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Is it Time we Scrap the Luxury Car Tax?

Following changes to the thresholds for the luxury car tax, the future of the impost is once again in the spotlight, especially now that Australia’s days of local auto manufacturing are well and truly in the rear-view mirror. The measure was first introduced with the intention to help protect local manufacturers amid the slew of high-spec vehicles that one can only assume were deemed to be an ‘impediment’ to jobs and the economy.

On the back of the changes in 2022, the 33% tax applying to imported vehicles less than two years of age now covers a value in excess of $71,849 including GST, or a threshold of $84,916 for fuel-efficient vehicles where that car consumes no more than 7L of fuel per 100km.

Given the tax contributes hundreds of millions of dollars to the Federal Budget, it’s not like the government doesn’t have an incentive to prop up another tax as long as Joe Public foots the bill. That’s despite the fact that the tax has long been considered a thorn in the side of the European Union and negotiations of a free trade agreement. But while the amount of tax proceeds may seem vital to the country, the costs to administer the tax are arguably as much as what it reaps.



What circumstances have changed?

One of the key differences now, as opposed to when the tax was first introduced, is that the new car industry is in a dire position thanks to the global supply chain crisis, as well as issus securing stock. Interest rates are now on the rise, but even at historic lows, the industry has been seeing sales slide for some months now after a brief respite. All the while, more buyers are transitioning to SUVs and other more-affordable and reliable brands.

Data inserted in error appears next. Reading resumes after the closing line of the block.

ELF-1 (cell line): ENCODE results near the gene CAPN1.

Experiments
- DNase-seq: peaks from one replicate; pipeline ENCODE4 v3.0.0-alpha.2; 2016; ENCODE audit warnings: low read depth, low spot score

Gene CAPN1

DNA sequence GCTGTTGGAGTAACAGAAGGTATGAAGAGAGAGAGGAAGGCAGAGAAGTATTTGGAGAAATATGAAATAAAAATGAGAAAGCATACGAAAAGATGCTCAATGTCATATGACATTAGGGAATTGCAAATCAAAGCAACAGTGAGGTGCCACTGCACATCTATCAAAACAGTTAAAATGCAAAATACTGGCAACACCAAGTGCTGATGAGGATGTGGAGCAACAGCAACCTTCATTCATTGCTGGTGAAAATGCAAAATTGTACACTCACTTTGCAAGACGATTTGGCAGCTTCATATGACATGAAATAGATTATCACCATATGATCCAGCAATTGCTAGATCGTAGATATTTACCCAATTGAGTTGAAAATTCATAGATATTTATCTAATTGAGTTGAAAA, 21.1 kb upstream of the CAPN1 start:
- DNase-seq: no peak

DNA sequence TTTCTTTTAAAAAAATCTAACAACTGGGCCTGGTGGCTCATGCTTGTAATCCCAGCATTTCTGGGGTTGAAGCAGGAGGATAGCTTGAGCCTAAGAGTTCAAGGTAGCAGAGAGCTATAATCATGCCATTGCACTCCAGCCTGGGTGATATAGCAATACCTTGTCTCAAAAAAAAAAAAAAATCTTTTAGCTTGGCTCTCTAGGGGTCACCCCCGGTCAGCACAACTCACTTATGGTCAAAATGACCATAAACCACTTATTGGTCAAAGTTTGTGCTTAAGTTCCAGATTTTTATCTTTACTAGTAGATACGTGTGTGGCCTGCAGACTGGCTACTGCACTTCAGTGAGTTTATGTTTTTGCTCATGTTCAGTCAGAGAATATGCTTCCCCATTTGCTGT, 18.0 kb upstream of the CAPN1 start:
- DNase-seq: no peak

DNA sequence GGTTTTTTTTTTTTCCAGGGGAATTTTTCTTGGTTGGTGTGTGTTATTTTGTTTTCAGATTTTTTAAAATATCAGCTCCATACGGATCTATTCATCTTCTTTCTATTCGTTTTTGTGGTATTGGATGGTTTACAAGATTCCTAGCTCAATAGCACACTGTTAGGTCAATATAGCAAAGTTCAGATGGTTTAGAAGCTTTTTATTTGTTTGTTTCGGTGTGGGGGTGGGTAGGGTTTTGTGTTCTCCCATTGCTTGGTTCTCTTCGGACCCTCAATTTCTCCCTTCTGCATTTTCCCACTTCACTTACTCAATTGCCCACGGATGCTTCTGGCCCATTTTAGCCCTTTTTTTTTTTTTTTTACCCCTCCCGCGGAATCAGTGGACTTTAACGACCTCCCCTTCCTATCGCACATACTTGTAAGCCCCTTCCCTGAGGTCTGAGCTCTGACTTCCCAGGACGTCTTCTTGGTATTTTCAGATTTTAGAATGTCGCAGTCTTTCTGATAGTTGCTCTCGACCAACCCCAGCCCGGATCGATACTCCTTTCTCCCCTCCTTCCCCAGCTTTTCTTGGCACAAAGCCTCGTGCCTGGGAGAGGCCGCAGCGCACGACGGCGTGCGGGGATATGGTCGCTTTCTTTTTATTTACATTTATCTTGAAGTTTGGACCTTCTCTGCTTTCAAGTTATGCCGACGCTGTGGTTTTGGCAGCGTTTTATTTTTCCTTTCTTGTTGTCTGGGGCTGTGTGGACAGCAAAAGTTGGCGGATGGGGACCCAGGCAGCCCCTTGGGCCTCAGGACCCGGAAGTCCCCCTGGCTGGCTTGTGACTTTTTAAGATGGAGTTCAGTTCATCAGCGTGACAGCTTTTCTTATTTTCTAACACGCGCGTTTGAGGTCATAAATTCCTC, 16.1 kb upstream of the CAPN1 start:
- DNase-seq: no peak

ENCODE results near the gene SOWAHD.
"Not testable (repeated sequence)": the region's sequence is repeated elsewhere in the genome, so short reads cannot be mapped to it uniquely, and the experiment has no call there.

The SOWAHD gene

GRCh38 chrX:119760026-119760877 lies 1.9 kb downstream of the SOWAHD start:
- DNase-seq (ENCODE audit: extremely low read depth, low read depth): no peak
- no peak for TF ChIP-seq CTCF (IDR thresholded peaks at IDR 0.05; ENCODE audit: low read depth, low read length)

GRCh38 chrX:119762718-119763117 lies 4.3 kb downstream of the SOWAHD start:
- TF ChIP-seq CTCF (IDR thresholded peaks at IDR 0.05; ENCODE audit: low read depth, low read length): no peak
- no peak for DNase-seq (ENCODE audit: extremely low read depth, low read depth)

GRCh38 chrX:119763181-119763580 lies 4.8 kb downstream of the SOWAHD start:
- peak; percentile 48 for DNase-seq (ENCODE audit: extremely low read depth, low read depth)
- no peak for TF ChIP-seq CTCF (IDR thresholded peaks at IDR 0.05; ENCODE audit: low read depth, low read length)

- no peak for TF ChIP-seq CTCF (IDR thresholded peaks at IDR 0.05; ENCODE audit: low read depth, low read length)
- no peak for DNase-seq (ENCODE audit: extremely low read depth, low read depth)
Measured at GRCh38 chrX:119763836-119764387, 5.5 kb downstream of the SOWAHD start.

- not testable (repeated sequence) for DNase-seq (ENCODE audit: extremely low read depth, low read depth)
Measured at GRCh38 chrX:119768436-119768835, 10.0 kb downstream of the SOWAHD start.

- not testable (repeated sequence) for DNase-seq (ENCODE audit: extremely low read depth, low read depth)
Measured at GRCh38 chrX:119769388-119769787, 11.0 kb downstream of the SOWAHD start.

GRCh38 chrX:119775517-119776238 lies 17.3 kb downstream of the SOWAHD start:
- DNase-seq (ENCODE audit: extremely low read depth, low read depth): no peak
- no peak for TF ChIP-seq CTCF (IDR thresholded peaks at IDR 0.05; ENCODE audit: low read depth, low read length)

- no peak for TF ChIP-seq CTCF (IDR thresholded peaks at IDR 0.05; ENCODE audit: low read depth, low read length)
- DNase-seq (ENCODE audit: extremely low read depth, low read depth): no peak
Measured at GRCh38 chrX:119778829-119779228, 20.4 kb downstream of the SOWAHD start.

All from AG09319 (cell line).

In addition, the impact of the tax on some of those hardest-hit by natural disasters has started to unfold. More specifically, many farmers have bought vehicles that are slapped with a luxury car tax – and no, they’re not driving around in Mercedes AMGs or Ferraris for that matter, but workmanlike vehicles such as the Toyota LandCrusier or Prado – yet all the while, the effects of natural disasters continue to weigh on their livelihood. Motorists are ultimately the ones who foot the bill for the LCT, even though it was designed to be absorbed by dealerships.



The reality of the situation

Frankly, at the end of the day, Australians shouldn’t be slugged to protect an industry that no longer exists. The local manufacturing industry, while beneficial from a jobs perspective, was artificially supported for longer than was ever realistic or sustainable. In fact, it’s easy to argue that the plug should have been pulled on the LCT earlier, back in 2017 when Holden ceased manufacturing operations.

Even if the government has a vested interest in maintaining an otherwise unnecessary tax, the mechanics of it just don’t make sense when not only has it not been tied to inflation – that would mean higher thresholds that are more ‘friendly’ to new car buyers to day – but we are supposed to be trying to encourage people to adopt fuel efficient cars. Yet, here we are, punishing motorists who purchase ‘eco-friendly’ vehicles. That the luxury car tax has lasted this long, is a true surprise, particularly if we’re keen to stave off a potential recession. Let’s not even get started on those unnecessary import tariffs either…for now at least.